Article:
At university, Sarah Ager was known for her Christian faith. Her parents are Salvation Army ministers. She grew up going to church and being in the church choir. Belief in God and being a Christian were a fundamental part of her identity, until she converted to Islam when she was studying English in Leicester.I guess she was agnostic well before her conversion. Like various other converts, she remains ambiguous about what she thinks is wonderful about the Religion of Rape, offering no verses or passages to back up her argument. She also says:
She wasn't peeved with the Church, didn't know much about Islam, and she didn't convert in order to marry a Muslim.
So what led her on this journey? She decided to look into Islam when she met some Turkish Muslims at university. "The main reason I started studying [Islam] was because I was embarrassed," she says.
"I knew nothing about Turkey or Islam, I didn't know what they believed; I was intimidated. I thought 'I have to at least Google this religion'."
But Sarah didn't stop at a quick Google search, she decided to take a course on Muslim women in literature as part of her degree. "There were two Muslim women wearing Hijabs on the course and I remember being intimidated and sitting at the other end of the room. I thought they must be really Muslim.
"But when they were speaking during the class, they had such a beautiful way of expressing their faith. I became more interested in finding out how they perceived God."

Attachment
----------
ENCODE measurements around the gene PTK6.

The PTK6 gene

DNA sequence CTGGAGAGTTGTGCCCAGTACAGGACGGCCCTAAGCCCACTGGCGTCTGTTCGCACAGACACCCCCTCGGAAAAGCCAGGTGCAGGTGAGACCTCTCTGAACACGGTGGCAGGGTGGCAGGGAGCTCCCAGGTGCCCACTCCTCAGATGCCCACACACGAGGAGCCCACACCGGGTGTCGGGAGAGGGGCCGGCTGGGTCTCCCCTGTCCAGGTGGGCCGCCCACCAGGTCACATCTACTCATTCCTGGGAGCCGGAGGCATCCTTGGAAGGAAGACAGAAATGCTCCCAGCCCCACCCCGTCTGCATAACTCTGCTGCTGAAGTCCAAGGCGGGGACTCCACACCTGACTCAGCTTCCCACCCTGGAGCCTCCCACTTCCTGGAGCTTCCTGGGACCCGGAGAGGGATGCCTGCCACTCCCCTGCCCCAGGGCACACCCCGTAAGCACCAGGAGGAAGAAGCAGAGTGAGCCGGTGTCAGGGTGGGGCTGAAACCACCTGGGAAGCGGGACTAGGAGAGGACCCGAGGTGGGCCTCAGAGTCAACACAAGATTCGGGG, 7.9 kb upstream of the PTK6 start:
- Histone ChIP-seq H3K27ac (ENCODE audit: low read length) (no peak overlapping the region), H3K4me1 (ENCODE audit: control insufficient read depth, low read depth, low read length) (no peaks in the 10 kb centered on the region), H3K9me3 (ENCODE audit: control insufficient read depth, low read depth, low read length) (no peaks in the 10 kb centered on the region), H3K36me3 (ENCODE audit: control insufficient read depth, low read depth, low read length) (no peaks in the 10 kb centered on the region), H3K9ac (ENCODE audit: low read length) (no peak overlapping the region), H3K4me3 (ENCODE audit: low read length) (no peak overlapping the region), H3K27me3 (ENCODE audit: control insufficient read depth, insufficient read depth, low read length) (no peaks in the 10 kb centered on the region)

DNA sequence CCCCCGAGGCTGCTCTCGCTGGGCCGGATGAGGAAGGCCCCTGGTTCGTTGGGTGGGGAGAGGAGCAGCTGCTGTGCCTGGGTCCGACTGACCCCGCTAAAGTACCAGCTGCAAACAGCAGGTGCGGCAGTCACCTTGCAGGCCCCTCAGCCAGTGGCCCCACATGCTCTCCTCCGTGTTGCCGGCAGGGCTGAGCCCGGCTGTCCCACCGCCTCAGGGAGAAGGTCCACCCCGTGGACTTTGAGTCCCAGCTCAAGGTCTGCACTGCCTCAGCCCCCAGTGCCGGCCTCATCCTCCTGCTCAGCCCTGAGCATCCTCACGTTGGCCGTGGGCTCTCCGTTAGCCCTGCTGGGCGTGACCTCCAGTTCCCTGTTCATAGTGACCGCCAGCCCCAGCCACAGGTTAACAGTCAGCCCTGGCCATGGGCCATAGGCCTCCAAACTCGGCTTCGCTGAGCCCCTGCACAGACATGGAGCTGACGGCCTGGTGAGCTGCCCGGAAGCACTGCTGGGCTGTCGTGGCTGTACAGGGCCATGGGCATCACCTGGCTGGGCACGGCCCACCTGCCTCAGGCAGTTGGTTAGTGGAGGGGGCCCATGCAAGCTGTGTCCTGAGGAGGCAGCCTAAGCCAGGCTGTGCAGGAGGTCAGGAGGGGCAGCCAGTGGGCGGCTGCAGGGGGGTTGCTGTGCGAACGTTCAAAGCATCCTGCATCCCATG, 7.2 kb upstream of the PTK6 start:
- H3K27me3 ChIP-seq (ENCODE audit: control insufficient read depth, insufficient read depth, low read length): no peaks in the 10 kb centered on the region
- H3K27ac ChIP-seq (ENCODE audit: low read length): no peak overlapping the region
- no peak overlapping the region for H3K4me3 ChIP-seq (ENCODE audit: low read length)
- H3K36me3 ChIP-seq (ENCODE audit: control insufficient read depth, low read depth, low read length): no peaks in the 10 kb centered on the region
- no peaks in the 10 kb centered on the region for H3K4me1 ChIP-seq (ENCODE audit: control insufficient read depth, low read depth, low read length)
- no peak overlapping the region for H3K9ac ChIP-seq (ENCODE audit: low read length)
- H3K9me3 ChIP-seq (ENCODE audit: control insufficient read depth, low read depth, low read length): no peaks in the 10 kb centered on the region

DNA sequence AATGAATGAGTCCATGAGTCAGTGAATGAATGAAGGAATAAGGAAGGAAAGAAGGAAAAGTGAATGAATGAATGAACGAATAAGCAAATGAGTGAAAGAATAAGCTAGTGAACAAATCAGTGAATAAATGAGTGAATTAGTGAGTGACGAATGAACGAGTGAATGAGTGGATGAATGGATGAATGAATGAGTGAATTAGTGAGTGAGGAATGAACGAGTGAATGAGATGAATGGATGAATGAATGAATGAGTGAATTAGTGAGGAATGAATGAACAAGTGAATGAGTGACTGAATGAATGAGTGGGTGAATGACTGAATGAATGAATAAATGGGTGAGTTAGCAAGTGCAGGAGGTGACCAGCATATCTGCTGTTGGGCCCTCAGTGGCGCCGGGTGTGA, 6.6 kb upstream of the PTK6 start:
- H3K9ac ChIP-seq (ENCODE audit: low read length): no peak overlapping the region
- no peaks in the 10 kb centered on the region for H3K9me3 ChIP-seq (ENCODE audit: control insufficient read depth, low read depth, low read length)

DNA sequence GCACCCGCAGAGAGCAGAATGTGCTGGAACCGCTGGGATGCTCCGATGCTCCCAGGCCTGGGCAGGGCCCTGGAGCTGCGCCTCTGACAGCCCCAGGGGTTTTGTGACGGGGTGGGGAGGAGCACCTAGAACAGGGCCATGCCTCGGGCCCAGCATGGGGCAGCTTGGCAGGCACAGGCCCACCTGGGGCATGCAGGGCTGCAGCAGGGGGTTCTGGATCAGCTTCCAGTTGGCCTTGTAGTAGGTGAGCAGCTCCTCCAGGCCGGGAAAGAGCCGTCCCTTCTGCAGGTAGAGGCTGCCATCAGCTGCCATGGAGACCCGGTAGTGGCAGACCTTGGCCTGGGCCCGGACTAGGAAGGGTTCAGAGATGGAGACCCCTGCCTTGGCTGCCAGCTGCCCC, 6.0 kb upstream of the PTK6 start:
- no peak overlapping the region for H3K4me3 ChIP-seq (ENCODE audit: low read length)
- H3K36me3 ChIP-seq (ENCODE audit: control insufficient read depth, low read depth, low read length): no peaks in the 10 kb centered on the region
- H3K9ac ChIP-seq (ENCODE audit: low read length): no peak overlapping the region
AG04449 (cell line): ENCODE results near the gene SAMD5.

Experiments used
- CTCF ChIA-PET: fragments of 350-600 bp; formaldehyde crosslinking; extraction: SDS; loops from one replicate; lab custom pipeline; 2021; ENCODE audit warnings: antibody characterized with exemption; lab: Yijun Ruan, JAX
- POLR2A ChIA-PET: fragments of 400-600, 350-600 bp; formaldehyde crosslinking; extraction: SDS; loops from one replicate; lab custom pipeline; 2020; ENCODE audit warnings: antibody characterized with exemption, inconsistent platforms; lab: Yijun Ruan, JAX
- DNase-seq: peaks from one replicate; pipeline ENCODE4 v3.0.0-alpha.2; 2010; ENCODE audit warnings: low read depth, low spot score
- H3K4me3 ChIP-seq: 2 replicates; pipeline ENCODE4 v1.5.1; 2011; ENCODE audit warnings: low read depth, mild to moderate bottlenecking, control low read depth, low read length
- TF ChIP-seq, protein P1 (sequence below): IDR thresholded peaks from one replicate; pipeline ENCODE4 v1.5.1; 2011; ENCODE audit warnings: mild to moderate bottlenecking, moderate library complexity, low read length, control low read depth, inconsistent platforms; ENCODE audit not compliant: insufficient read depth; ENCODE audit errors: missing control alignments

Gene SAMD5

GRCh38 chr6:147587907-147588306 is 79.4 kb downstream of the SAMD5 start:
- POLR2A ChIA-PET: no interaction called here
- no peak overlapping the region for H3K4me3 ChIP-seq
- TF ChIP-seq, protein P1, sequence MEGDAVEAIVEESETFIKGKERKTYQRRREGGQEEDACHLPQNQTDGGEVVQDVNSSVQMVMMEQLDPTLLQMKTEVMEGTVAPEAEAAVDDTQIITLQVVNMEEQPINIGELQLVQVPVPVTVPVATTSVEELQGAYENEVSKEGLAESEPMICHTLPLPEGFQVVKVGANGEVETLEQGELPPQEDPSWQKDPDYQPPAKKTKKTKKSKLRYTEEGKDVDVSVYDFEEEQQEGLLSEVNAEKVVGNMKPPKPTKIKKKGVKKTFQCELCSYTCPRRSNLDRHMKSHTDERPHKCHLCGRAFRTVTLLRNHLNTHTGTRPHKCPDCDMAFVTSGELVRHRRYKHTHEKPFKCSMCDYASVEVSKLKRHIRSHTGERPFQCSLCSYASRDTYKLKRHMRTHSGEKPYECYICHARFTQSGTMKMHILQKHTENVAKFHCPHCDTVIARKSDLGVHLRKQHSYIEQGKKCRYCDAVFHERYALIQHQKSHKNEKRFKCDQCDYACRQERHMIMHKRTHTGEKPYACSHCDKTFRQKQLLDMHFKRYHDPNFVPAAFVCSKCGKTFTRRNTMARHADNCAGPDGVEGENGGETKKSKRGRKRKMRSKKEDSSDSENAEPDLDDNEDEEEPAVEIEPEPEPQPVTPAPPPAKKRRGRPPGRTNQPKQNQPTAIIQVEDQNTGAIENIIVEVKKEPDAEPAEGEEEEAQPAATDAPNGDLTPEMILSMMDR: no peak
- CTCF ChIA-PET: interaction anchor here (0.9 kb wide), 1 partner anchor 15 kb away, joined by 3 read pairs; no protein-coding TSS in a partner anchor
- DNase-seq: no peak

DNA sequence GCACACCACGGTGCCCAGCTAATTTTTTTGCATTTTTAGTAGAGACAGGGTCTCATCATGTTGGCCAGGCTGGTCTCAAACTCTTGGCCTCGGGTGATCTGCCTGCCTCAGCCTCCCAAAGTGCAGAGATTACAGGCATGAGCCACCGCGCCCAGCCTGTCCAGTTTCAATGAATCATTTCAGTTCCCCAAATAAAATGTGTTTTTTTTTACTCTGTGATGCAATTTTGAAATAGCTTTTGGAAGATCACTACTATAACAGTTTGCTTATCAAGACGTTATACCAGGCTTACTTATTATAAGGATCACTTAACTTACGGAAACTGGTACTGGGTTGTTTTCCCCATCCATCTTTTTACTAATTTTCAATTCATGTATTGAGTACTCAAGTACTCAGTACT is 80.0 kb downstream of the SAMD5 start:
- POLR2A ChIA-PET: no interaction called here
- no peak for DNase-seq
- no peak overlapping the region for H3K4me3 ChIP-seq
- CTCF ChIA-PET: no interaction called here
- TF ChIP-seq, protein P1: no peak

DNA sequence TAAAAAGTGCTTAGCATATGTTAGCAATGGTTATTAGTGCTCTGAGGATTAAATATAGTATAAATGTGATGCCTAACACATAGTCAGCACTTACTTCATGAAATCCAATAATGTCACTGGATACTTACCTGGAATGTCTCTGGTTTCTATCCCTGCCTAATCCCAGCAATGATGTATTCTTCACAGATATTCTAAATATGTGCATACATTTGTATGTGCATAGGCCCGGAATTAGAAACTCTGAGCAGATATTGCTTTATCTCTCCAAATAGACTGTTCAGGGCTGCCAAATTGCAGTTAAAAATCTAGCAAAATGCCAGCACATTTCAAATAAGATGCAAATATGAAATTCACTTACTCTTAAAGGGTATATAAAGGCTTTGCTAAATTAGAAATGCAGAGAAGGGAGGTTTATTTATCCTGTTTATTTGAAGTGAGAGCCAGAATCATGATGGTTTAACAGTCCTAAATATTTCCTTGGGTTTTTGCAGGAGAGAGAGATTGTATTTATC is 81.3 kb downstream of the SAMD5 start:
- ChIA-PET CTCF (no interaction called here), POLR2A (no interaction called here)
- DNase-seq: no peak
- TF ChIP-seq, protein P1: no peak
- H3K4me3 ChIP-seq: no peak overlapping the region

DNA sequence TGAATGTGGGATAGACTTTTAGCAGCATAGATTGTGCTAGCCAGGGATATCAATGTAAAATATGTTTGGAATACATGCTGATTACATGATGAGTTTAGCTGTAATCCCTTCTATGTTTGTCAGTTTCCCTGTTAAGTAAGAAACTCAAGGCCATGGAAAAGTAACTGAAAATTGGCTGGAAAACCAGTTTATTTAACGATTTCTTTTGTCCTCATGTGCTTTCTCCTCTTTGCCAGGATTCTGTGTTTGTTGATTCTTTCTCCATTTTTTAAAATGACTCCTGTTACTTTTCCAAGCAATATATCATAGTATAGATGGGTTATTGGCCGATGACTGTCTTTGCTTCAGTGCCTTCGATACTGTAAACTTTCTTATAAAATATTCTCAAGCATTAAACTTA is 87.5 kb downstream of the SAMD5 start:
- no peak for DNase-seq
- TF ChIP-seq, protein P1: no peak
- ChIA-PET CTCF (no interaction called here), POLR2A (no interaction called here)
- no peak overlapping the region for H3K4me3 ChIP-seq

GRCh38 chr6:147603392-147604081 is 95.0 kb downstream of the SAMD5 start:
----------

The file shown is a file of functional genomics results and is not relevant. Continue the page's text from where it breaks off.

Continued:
It's one thing to appreciate another religion, but what made her convert?
"Just one day I looked back and thought I wasn't a Christian anymore," she says.
"I can't remember the moment when I stopped believing that Jesus was the son of God, but I remember how I felt – I wasn't sure what I was or what I believed anymore. I had been so sure before."
"In the Qur'an there are often passages that say that you shouldn't judge something because you don't know if there is a part of that thing that God really loves."But she won't back herself up? Again, I can't see what she's driving at. There's more ambiguity:
"When I put on a hijab, I'm reminded of how I want to present myself in the world," she says. [...]She has effectively performed taqqiya. Koranic verse 8:39, for example, contradicts her defense. As for how she wants to be seen with a hijab, I've got a sad feeling that's because the Catholic wimple influenced it. That could partly explain why she failed to comprehend anything. Honestly, I believe such an outfit as the Catholic wimple outfit was a bad idea, if only because it was like a precursor to the hijab, and a form of wear that can deny the woman wearing it sunlight and vitamin D.
"I think often people willingly ignore the peaceful message of the Quran and use it for their own advantage, it makes me incredibly sad. In the Qur'an it says you shouldn't force someone into religion – but then there are laws in Saudi Arabia which do.
As noted, she was dishonest about the "messages" she speaks of in the Koran, which suggests there's more to this than meets the eye.